Saturday, January 07, 2006

A Piece of the Pleistocene, in Florida

Last month we reported on two proposals to develop Pleistocene Parks - one in the United States and one in Siberia - where species long since extinct in those parts of the world would be restored.

While it's not quite the same thing as the proposed "Pleistocene re-wilding", Lion County Safari has been bringing African megafauna face to face with Americans since 1967. Lion County Safari, and other similar endeavors, are in the news because, after almost three decades of almost totally unencumbered encounters between lions and men, they've been forced to build a fence.
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Lion County Safari cites the need "to keep rule-breaking visitors from becoming lunch" as the impetus for the chain-link fence that now separates lions from auto-ensconced tourists.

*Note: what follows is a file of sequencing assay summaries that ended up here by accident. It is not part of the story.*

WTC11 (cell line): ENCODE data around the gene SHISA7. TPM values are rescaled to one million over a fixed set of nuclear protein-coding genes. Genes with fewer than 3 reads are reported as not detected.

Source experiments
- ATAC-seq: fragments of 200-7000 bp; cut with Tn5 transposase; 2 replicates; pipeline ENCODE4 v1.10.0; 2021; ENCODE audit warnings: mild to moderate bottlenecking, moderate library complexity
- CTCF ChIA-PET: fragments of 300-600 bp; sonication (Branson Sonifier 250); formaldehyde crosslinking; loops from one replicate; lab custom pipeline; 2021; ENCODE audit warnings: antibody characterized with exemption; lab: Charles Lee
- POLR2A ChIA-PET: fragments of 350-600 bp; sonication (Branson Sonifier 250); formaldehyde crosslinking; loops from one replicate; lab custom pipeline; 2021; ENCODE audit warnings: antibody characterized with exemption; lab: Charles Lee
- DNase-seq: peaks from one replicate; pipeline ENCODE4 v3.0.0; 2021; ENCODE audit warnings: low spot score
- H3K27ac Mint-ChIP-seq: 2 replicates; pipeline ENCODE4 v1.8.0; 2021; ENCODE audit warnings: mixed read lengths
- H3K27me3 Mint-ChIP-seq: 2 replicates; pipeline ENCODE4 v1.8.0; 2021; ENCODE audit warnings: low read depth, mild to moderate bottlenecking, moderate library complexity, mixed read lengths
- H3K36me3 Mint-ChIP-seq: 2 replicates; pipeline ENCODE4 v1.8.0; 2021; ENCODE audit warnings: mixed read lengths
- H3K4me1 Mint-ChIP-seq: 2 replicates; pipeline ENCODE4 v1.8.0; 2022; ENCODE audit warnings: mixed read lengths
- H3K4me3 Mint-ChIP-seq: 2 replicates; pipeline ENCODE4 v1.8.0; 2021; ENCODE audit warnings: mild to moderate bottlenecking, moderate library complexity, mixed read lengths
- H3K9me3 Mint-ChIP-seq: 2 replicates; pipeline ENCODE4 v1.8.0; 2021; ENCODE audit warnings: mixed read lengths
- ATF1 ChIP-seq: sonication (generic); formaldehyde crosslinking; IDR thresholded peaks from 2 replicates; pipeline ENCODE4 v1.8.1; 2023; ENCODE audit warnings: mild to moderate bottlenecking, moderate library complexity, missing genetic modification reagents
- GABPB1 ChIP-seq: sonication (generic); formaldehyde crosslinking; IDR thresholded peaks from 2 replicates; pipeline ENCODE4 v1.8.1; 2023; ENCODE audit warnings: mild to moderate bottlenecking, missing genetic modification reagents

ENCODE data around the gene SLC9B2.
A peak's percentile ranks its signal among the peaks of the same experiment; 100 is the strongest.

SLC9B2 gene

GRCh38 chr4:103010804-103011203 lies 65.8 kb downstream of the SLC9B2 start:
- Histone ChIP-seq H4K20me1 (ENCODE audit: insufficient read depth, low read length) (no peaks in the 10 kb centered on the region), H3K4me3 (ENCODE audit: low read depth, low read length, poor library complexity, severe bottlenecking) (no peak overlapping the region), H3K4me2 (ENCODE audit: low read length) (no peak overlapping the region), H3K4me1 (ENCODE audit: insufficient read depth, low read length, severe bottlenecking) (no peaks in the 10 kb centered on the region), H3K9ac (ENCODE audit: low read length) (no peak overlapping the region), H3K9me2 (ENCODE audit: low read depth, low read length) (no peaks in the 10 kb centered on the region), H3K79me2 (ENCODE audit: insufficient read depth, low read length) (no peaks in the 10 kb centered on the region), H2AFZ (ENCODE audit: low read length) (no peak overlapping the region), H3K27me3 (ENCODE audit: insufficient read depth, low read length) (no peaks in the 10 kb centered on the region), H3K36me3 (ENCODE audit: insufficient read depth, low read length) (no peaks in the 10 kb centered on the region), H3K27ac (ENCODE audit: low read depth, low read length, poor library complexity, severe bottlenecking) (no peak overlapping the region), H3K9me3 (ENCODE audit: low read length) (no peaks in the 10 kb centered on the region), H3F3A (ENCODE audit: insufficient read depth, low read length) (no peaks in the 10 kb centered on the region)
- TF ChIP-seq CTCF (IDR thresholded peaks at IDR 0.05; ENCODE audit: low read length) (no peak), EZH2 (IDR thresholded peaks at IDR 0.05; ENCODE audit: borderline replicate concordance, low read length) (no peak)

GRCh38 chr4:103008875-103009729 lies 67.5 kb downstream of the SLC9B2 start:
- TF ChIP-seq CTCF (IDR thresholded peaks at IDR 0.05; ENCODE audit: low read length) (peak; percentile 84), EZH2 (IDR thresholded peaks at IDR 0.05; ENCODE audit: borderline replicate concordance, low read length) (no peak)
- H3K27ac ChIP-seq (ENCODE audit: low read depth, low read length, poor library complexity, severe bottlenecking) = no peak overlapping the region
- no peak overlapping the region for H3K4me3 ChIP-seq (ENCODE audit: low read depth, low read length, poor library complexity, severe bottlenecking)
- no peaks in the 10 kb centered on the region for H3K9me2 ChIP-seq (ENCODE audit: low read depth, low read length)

Too bad. I'd been not-so-secretly hoping that re-introducing African megafauna to North America would exert a certain selection pressure on those dimmer denizens inclined to imagine that cuddling up to a five hundred pound carnivore might make a nice photo-op.

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